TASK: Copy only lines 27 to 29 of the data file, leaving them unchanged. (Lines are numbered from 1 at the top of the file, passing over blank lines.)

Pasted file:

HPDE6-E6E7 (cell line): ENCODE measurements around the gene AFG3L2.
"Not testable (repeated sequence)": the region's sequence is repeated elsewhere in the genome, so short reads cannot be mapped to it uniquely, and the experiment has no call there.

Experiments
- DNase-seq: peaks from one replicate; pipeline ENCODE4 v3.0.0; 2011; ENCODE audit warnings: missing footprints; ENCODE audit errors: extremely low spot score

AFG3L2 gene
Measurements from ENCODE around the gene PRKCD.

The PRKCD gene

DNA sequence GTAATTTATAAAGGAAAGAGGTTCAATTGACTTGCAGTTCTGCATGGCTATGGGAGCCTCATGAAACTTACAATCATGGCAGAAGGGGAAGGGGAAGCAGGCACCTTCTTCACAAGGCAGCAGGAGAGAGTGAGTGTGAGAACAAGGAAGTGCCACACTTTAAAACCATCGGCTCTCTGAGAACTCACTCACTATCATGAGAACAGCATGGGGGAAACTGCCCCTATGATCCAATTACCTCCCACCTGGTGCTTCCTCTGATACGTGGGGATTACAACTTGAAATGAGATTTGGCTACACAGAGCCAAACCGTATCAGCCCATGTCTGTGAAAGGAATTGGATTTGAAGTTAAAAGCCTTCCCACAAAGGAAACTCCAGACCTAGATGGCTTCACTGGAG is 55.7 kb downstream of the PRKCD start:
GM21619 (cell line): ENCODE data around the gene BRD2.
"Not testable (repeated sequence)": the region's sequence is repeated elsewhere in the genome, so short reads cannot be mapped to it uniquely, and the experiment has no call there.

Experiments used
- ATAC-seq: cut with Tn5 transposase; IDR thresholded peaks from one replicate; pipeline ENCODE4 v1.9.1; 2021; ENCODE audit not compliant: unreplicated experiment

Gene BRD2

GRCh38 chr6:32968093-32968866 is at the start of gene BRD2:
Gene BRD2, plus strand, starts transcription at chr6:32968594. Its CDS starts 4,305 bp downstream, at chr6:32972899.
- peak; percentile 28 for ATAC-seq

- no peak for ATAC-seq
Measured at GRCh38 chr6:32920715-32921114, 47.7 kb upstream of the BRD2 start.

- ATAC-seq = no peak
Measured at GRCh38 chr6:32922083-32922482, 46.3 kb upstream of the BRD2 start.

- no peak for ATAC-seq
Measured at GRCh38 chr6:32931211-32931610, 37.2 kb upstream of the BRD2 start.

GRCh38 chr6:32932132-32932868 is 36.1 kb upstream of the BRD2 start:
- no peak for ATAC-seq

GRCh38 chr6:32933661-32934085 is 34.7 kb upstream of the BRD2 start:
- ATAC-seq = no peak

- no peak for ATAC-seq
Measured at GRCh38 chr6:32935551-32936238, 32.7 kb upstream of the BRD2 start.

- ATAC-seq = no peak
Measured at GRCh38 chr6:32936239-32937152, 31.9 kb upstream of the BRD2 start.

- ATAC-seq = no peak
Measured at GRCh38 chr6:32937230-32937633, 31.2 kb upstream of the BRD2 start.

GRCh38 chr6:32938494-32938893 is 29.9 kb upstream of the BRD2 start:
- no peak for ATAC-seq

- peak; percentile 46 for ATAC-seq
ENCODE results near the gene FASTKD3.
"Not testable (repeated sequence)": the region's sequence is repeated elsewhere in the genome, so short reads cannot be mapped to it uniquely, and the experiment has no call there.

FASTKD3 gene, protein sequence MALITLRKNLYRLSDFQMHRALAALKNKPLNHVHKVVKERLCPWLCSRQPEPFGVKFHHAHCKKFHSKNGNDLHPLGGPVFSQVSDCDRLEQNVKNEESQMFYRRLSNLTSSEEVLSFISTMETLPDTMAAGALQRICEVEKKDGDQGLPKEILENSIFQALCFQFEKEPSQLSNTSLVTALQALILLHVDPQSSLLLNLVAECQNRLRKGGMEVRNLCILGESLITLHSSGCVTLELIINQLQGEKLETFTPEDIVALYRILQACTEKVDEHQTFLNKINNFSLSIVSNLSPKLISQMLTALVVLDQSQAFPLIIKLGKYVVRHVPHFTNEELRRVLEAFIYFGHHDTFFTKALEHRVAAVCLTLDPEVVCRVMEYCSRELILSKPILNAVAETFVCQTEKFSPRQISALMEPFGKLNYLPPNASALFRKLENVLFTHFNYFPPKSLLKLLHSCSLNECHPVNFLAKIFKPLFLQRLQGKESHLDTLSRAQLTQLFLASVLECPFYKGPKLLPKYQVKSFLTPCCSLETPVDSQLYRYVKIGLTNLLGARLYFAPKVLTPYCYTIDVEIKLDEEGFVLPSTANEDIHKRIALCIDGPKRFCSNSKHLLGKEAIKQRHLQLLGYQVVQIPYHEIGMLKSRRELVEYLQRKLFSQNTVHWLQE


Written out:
- no peak for ATAC-seq
Measured at GRCh38 chr6:32935551-32936238, 32.7 kb upstream of the BRD2 start.

- ATAC-seq = no peak